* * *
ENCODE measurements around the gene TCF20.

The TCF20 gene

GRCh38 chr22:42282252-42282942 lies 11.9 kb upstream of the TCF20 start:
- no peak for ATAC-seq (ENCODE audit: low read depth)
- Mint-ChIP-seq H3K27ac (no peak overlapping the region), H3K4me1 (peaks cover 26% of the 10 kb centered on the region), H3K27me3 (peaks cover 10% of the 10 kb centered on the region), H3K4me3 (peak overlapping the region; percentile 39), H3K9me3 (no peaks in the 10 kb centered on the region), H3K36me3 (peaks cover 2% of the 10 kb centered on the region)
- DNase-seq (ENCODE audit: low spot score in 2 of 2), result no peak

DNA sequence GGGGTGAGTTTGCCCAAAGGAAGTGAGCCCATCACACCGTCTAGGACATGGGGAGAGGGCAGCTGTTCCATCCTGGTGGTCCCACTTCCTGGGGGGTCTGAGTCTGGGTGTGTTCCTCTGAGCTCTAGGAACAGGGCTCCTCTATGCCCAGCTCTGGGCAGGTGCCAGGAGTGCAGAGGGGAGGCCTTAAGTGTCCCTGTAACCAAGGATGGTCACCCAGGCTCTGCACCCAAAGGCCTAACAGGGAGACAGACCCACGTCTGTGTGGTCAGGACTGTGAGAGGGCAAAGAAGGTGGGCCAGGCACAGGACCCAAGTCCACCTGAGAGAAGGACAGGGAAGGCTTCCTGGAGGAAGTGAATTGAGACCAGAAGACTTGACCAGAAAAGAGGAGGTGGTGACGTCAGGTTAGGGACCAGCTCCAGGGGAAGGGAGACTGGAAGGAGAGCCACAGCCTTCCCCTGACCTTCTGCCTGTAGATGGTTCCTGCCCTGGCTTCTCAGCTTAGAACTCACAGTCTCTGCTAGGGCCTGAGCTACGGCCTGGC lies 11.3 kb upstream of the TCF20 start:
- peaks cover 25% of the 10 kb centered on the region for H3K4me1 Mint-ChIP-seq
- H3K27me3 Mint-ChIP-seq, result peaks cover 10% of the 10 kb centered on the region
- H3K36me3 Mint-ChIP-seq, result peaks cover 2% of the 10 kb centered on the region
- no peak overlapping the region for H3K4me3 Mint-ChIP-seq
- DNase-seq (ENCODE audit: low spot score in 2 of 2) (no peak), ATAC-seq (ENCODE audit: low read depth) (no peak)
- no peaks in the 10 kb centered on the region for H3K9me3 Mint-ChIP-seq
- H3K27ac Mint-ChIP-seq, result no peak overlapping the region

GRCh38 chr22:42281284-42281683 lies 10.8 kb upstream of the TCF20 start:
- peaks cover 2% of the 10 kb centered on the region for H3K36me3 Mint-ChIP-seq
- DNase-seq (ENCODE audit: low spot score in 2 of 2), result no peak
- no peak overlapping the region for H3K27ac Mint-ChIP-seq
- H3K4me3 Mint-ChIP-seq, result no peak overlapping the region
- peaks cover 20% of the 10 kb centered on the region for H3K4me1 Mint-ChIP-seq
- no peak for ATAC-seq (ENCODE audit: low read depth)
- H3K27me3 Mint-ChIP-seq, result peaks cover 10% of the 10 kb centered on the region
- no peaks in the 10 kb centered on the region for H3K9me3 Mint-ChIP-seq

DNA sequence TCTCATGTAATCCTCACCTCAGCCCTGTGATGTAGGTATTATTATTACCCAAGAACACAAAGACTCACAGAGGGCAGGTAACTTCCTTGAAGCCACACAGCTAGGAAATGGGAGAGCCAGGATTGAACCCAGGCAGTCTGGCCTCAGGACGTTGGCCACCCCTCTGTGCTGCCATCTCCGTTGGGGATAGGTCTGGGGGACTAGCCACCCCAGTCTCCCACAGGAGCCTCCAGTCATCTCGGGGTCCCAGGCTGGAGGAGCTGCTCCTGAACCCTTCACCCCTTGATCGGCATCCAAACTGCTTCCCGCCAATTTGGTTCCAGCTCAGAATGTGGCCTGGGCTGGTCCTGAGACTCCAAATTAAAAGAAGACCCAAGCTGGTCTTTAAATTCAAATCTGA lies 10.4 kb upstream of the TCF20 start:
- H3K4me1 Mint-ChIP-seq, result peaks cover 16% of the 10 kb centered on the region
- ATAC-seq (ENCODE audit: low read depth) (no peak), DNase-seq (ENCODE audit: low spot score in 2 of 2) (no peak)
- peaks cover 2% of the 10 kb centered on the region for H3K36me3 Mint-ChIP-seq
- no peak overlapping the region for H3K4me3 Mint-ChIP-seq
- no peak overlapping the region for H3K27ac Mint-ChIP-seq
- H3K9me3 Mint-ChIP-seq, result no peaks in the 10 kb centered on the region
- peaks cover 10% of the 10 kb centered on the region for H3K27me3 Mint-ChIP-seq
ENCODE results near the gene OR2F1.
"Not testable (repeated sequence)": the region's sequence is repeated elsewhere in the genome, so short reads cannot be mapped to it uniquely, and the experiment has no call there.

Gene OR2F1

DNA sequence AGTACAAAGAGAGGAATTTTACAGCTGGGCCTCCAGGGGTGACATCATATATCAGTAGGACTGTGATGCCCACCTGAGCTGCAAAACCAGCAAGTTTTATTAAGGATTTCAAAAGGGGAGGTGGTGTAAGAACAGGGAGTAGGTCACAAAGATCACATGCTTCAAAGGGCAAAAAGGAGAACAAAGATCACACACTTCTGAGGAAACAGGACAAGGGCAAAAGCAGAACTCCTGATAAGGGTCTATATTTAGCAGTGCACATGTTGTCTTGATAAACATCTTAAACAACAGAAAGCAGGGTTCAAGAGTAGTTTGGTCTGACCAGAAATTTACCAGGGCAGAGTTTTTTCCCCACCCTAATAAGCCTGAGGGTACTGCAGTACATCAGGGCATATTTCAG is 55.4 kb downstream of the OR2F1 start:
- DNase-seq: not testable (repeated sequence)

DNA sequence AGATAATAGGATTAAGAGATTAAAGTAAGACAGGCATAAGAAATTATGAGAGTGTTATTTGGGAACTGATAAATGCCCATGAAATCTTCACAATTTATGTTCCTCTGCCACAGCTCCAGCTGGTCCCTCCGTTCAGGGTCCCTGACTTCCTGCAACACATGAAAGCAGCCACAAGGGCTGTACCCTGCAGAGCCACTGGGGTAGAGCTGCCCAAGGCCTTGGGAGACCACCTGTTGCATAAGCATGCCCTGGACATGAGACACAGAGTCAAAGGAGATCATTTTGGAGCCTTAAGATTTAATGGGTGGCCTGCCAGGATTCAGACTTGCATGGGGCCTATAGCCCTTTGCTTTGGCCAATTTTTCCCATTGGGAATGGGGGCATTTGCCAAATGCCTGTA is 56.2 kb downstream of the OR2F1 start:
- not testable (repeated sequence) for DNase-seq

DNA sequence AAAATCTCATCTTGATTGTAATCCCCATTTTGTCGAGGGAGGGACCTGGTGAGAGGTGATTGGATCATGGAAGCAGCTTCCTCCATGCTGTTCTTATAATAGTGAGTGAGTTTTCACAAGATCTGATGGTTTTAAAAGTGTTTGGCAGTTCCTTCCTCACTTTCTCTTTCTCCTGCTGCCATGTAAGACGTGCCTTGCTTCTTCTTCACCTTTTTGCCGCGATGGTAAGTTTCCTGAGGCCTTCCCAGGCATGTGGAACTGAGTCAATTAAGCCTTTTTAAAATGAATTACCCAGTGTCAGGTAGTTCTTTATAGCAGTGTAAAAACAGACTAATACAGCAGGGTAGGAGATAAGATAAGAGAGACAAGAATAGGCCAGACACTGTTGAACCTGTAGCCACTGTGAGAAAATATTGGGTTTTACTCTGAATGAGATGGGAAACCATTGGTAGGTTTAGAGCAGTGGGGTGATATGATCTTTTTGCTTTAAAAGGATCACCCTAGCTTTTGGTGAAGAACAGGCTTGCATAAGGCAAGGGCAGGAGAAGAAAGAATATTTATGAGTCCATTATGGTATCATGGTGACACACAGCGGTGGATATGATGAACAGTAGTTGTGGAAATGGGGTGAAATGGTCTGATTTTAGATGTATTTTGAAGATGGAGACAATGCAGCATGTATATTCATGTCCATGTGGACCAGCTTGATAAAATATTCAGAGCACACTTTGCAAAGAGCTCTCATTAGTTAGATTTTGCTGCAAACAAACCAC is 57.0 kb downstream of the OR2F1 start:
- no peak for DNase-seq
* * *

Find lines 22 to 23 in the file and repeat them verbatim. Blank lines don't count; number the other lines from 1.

- H3K27me3 Mint-ChIP-seq, result peaks cover 10% of the 10 kb centered on the region
- no peaks in the 10 kb centered on the region for H3K9me3 Mint-ChIP-seq